Scientists unravel genetic codes and family trees of common cold viruses

Scientists unravel genetic codes and family trees of common cold viruses

US scientists have unravelled the genetic code of all known strains of the common cold virus; by completing their diverse genomic sequences they were able to map not only their RNA configurations but also determine their family trees to reveal how closely they may be related and what characteristics they may or may not share as a result of mutating through neighbouring or distant evolutionary branches. The results will provide a useful platform for researching and developing vaccines against the common cold, they said.

The study was the work of researcher at the University of Maryland School of Medicine in Baltimore and colleagues at the University of Wisconsin-Madison, and is published online before print in the 12 February issue of Science.

The authors wrote that human rhinoviruses (HRVs) are a major cause of diseases in the upper and lower respiratory tract of humans worldwide and there are many different phenotypes or strains.

Senior author, Dr Stephen B Liggett, professor of medicine and physiology at the University of Maryland School of Medicine and director of its Cardiopulmonary Genomics Program, said in a separate statement:

"There has been no success in developing effective drugs to cure the common cold, which we believe is due to incomplete information about the genetic composition of all these strains."

Liggett, who is a pulmonologist and molecular geneticist, said that we tend to think of colds as more of a nuisance than anything, but they can be risky for the very young and the elderly, and can trigger asthma attacks at any age.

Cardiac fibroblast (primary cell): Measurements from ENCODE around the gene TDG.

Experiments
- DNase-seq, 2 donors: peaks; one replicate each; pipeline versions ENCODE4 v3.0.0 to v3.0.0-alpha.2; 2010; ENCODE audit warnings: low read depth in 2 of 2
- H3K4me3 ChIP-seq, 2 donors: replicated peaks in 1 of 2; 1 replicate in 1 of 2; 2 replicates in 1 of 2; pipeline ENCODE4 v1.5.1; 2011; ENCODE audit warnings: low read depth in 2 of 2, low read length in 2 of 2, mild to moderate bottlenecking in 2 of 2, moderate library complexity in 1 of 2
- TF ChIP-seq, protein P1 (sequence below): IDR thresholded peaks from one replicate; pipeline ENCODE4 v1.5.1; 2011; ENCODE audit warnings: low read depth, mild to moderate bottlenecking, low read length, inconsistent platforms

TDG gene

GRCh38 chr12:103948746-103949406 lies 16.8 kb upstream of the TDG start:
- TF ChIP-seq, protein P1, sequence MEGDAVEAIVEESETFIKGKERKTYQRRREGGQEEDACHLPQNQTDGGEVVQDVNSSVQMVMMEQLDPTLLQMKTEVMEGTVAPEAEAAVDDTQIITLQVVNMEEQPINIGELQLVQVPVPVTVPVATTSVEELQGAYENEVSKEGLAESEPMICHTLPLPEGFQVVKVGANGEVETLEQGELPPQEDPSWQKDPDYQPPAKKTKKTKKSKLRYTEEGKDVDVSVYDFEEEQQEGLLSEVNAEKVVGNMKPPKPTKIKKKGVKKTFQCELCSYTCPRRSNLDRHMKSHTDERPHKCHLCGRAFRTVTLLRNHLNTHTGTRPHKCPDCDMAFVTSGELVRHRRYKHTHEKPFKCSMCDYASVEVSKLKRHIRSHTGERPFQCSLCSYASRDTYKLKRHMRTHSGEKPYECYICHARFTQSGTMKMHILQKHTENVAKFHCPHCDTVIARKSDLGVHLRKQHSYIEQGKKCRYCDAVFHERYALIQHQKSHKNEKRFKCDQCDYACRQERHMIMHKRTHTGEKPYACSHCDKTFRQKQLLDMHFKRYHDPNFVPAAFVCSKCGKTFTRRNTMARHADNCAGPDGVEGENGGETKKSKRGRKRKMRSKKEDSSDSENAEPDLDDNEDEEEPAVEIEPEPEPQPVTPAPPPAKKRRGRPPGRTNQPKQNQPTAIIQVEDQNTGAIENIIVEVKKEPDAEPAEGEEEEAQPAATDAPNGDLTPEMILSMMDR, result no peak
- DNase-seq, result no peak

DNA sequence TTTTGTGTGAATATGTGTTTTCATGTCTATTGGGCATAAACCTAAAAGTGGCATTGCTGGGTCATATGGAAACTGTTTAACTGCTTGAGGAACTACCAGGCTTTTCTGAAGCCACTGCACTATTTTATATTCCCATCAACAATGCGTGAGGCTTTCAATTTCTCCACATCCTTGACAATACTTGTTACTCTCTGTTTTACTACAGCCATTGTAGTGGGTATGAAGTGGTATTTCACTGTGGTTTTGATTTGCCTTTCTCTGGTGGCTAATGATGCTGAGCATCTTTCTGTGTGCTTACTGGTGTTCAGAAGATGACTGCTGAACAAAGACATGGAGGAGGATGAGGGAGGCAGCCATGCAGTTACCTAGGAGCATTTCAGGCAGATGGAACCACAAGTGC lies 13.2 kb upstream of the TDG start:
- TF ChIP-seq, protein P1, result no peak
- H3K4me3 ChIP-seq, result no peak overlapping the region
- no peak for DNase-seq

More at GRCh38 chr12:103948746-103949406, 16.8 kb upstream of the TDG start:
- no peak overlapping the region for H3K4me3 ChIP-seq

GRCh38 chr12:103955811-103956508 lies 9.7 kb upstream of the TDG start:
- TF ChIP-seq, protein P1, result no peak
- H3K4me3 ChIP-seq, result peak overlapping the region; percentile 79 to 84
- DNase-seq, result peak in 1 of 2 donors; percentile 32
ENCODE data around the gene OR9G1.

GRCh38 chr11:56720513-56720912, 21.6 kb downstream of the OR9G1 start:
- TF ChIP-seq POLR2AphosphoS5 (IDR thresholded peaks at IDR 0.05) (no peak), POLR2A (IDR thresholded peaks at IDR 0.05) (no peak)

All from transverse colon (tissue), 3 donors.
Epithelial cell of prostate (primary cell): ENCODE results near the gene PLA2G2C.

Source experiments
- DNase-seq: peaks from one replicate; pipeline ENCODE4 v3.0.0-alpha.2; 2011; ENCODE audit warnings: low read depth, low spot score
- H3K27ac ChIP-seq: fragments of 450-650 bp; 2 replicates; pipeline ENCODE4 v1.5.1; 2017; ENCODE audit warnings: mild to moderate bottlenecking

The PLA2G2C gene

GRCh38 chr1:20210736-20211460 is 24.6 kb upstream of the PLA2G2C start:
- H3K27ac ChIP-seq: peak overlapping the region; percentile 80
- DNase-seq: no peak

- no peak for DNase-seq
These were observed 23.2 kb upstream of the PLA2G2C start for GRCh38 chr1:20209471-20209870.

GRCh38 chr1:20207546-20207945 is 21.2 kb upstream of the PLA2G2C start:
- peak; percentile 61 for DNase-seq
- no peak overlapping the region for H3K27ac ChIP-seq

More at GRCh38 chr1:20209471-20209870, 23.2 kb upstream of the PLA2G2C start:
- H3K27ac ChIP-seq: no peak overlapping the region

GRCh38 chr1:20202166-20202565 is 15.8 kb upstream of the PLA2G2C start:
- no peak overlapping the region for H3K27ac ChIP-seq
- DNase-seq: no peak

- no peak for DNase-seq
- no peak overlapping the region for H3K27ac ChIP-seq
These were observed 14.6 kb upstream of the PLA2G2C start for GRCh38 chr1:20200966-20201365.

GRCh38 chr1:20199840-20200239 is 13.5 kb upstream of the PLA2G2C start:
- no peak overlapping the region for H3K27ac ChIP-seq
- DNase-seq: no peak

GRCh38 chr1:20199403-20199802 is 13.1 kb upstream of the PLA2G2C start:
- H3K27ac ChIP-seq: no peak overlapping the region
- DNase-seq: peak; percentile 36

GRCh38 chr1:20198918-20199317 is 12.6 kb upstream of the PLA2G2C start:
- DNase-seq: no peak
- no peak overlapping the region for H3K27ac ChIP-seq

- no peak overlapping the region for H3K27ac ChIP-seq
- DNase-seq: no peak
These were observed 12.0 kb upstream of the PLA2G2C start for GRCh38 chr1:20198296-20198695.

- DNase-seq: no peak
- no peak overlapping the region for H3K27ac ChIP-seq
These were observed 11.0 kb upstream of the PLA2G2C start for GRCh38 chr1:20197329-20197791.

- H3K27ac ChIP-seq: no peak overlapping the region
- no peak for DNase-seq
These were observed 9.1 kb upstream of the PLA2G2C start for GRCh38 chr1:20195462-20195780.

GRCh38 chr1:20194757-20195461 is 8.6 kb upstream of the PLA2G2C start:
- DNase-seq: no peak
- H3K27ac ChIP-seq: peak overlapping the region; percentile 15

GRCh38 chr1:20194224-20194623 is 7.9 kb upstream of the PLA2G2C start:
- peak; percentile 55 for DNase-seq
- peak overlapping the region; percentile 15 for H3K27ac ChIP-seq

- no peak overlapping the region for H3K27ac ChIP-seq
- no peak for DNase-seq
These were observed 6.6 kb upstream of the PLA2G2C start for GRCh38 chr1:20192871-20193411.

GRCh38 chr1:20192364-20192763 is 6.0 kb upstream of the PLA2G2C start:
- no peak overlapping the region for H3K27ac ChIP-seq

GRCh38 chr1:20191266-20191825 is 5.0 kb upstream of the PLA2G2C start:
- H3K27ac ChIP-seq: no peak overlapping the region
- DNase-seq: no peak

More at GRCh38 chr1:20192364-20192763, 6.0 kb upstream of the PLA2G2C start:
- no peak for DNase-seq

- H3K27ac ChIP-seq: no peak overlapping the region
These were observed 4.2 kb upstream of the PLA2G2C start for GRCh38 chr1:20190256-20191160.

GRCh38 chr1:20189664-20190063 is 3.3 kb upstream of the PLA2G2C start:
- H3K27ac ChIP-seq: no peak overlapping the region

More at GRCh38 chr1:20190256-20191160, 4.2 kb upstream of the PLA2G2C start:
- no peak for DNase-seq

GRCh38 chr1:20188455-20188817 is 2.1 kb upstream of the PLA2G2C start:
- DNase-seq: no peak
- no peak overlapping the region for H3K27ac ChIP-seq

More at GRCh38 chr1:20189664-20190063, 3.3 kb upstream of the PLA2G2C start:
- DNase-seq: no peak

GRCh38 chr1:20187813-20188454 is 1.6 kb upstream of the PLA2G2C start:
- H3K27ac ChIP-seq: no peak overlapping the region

"Also, recent studies indicate that early rhinovirus infection in children can program their immune system to develop asthma by adolescence," said Liggett.

Liggett and colleagues discovered that human rhinoviruses that cause the common cold are organized in about 15 family groups, each with its own ancestral path, which may explain why no one anti-viral drug works against all of them.

"Perhaps several anti-viral drugs could be developed, targeted to specific genetic regions of certain groups," explained Liggett, adding that, "the choice of which drug to prescribe would be based on the genetic characteristics of a patient's rhinovirus infection."

Liggett said that while anti-virals may be the best option, their data also suggests that vaccines might be an effective route as well, particularly as they get more and more samples from patients and can quickly sequence the whole genome of the viruses and see how often they mutate in one season. He said that kind of work was already taking place, suggesting that vaccine development for the common cold (notorious for frequent mutation) may not be as difficult as people might think.

Co-investigator Dr Claire M Fraser-Liggett, director of the Institute for Genome Sciences and professor of medicine and microbiology at the University of Maryland School of Medicine, spoke of what she described as a "new insight" discovered by the study: that the human rhinovirus takes a shortcut when it starts making protein in the host cell, it skips a step, and this may explain why people feel ill so soon after becoming infected.